Part I. Gasotransmitters: Past, Present, and Futuren n The Evolution of Gasotransmitter Biology and Medicine: From Atmospheric Toxic Gases to Endogenous Gaseous Signaling Moleculesn Rui Wangn n Interactions Between Gasotransmittersn Ray J. Carson, Gunter Seyffarth, Rubina Mian, and Helen Maddockn n Part II. The Emergence of the First Gasotransmitter: Nitric Oxiden n Nitric Oxide: Synthesis and Metabolism, Tissue Stores, and the Relationship of Endothelium-Derived Nitric Oxide to Endothelium-Dependent Hyperpolarizationn Chris R. Triggle, Hong Ding, Ella S. M. Ng, and Anthie Ellisn n Chemical Interaction of Nitric Oxide With Protein Thiols: S-Nitrosylation Signalingn Allan Doctor and Benjamin M. Gastonn n Nitric Oxide and Adenosine Triphosphate-Sensitive Potassium Channels: Their Different Properties But Analogous Effects on Cellular Protectionn Shoji Sanada, Jiyoong Kim, and Masafumi Kitakazen n Interactions of Nitric Oxide and Related Radical Species With KCa Channelsn Yanping Liu and David D. Guttermann n Nitric Oxide and Voltage-Gated Ca2+ Channelsn Claudio Grassi, Marcello D'Ascenzo, and Gian Battista Azzenan n Interactions of Nitric Oxide and Cardiac Ion Channelsn Zhao Zhang, Kathryn A. Glatter, and Nipavan Chiamvimonvatn n S-Nitrosylation of Cyclic Nucleotide-Gated Channelsn Marie-Christine Broilletn n Part III. Story of a Silent Killer: The Resurgence of Carbon Monoxide as the Second Gasotransmittern n Synthesis and Metabolism of Carbon Monoxiden Stefan W. Ryter and Augustine M. K. Choin n Interaction of Carbon Monoxide With K+ Channels in Vascular Smooth Muscle Cellsn Rui Wangn n Modulation of Multiple Types of Ion Channels by Carbon Monoxide in Nonvascular Tissues and Cellsn Rui Wangn n The Molecular Mechanisms Underlying the Effects of Carbon Monoxide on Calcium-Activated K+ Channelsn Lingyun Wun n Carbon Monoxide and Signal Transduction Pathwaysn Patty J. Lee and Leo E. Otterbeinn n Carbon Monoxide-Induced Alterations in the Expression of KCa Channels in Pulmonary Artery Smooth Muscle Cellsn Eric Dubuis, Prem Kumar, Pierre Bonnet, and Christophe Vandiern n Part IV. Gas of the Rotten Egg: Hydrogen Sulfide as Another Gasotransmittern n Hydrogen Sulfide Production and Metabolism in Mammalian Tissuesn Kenneth N. Maclean and Jan P. Krausn n Toxicological and Environmental Impacts of Hydrogen Sulfiden Sheldon H. Rothn n Hydrogen Sulfide and the Regulation of Neuronal Activitiesn Hideo Kimuran n The Role of Hydrogen Sulfide as an Endogenous Vasorelaxant Factorn Rui Wang, Youqin Cheng, and Lingyun Wun n Hydrogen Sulfide and Visceral Smooth Muscle Contractilityn Philip K. Mooren n Interaction of Hydrogen Sulfide and Adenosine Triphosphate-Sensitive Potassium Channels in Vascular Smooth Muscle Cellsn Rui Wangn n Part V. Gasotransmitters, Other Gaseous Molecules, and Cell Metabolismn n Gasotransmitters as a Novel Class of Metabolic Regulators: Nitric Oxide, Carbon Monoxide, and Nitrous Oxiden Misato Kashiban n Index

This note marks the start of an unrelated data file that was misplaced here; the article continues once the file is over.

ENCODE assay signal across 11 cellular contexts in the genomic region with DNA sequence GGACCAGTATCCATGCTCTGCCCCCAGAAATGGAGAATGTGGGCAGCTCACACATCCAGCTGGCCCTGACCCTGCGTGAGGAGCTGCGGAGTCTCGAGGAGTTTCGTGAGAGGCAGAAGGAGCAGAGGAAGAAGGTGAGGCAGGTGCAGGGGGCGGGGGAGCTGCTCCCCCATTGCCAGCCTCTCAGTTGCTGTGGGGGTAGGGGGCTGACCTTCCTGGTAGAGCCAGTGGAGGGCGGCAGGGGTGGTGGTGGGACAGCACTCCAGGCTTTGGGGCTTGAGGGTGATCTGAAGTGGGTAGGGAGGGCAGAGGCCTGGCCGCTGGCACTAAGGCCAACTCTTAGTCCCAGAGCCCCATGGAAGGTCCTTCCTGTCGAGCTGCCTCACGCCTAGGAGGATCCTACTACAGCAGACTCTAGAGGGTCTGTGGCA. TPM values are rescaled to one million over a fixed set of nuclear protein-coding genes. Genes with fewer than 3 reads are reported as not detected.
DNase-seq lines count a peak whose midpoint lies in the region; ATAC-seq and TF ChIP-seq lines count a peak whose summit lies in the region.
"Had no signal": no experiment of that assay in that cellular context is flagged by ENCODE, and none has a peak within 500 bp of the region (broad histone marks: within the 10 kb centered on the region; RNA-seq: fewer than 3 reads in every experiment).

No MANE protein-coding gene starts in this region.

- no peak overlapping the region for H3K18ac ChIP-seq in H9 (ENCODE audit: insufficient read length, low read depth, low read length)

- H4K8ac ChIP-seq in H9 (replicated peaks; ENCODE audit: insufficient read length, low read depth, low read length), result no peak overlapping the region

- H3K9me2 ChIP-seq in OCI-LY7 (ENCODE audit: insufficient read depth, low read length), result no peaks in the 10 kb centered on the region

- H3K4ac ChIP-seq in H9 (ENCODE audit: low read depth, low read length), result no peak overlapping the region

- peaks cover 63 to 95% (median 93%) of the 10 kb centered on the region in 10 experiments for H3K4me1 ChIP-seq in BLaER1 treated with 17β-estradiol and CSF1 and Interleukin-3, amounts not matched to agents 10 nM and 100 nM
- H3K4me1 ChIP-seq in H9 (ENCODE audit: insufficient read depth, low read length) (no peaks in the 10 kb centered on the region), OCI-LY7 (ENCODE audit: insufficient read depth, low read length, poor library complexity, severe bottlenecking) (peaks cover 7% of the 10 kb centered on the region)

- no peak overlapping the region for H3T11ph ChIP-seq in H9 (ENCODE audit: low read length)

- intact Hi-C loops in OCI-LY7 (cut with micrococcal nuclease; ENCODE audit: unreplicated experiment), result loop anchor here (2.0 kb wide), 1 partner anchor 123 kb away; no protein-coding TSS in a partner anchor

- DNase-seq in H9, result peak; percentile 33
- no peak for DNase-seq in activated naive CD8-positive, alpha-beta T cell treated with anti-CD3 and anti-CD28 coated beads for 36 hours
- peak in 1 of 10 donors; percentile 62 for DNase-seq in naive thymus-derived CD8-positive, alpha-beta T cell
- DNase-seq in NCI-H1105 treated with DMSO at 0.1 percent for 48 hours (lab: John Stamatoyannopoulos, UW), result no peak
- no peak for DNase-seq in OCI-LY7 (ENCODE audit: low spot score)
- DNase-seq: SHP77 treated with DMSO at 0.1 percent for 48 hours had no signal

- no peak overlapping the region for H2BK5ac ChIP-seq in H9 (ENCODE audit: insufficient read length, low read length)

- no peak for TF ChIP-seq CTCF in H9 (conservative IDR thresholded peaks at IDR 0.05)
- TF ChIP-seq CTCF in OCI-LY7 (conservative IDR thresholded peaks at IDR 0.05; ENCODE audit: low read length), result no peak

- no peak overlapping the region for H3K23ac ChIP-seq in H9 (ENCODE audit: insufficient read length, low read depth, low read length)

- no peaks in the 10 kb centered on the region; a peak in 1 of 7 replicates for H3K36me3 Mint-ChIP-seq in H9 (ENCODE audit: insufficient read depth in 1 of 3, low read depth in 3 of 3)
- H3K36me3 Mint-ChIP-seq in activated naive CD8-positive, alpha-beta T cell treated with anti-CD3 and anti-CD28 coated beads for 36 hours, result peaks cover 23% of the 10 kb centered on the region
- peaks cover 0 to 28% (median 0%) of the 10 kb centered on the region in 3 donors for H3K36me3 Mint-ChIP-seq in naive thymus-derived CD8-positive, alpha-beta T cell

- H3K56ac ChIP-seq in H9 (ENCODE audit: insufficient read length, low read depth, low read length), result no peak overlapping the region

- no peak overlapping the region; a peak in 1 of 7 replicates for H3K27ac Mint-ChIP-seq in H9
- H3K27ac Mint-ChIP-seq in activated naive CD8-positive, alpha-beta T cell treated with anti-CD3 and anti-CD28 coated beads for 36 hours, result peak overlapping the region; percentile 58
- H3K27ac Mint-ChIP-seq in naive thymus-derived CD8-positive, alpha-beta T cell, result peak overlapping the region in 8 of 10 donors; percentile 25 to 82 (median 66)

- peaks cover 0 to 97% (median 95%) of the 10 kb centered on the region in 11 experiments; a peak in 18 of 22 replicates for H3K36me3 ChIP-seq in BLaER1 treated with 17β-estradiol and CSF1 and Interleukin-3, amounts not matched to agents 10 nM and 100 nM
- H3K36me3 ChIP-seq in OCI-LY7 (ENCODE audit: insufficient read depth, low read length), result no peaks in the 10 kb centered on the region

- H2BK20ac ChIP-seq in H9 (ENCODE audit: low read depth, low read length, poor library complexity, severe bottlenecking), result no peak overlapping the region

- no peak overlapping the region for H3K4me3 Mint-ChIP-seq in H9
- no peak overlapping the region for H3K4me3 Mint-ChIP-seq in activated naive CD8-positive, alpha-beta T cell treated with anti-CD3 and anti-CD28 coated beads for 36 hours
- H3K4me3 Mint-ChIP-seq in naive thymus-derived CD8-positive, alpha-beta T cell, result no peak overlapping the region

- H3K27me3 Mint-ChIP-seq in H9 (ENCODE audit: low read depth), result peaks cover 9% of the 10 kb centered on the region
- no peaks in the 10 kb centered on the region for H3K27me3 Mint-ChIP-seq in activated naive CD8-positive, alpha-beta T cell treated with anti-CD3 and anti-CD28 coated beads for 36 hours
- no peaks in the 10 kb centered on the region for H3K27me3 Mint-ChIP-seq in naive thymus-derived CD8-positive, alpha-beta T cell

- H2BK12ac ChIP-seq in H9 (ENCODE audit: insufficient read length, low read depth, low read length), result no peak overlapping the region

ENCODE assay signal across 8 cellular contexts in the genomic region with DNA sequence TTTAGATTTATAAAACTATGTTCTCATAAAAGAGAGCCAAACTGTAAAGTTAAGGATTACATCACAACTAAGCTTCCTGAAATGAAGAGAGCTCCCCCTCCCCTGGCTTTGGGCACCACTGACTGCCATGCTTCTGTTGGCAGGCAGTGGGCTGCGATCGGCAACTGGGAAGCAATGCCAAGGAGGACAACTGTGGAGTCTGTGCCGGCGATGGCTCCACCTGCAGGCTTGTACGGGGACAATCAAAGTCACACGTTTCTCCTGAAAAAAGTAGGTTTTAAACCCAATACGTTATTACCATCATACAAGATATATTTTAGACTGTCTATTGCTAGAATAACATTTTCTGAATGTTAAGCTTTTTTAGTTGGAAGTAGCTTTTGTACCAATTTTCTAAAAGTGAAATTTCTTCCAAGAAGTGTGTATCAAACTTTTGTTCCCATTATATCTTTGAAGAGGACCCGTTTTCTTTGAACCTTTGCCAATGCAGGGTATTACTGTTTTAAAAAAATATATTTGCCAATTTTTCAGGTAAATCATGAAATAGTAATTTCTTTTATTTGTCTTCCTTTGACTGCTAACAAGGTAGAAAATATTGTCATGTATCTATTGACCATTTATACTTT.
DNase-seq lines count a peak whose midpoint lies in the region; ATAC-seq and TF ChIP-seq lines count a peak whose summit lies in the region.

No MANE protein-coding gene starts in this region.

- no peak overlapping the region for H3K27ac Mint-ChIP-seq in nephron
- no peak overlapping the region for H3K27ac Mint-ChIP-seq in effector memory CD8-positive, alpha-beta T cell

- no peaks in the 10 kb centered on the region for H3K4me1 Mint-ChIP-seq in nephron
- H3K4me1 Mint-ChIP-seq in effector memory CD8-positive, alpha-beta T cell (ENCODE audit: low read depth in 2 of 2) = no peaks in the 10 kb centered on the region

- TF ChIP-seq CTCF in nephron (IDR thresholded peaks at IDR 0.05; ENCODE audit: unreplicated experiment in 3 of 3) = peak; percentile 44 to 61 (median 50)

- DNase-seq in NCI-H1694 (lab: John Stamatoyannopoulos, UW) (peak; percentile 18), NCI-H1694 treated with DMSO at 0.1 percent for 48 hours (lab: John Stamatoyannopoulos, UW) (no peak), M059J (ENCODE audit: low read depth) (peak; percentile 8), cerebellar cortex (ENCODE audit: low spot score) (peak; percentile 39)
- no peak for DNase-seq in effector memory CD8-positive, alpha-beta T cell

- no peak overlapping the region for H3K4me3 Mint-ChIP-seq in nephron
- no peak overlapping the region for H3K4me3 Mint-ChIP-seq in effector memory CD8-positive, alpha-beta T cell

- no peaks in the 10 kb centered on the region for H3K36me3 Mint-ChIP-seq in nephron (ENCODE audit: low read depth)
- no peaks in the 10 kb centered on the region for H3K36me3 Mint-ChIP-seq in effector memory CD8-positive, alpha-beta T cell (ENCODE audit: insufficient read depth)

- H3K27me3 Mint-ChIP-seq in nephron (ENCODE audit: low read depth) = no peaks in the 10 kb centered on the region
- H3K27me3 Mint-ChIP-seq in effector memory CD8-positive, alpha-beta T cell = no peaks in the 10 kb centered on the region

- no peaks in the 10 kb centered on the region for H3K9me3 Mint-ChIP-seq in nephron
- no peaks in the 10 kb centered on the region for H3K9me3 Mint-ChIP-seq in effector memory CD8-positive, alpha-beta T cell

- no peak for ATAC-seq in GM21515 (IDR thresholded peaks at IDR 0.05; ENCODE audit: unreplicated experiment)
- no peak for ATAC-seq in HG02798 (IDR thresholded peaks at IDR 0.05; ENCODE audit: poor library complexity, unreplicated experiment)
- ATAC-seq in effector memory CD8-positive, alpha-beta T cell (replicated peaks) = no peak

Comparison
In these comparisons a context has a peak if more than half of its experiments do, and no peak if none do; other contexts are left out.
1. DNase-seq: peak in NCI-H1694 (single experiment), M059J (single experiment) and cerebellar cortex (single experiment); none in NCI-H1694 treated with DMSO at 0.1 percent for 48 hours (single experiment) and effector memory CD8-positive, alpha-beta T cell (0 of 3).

Distinguished researchers and clinicians review the biological and biomedical aspects of gasotransmitters, emphasizing signaling transduction mechanisms in general, and ion channel regulation in particular. The authors discuss the endogeneous metabolism and regulation of gasotransmitters, their toxicological profiles and biological actions, and their interactions in terms of their production and effects. The physiological roles of NO, CO, and H2S in the regulation of the cardiovascular, neuronal, and gastrointestinal systems, as well as of cell metabolism, are also reviewed, along with the interaction of the gastrotransmitters with KATP,KCa voltage-gated Ca2+, voltage-gated Na+, and cyclic nucleotide-gated ion channels.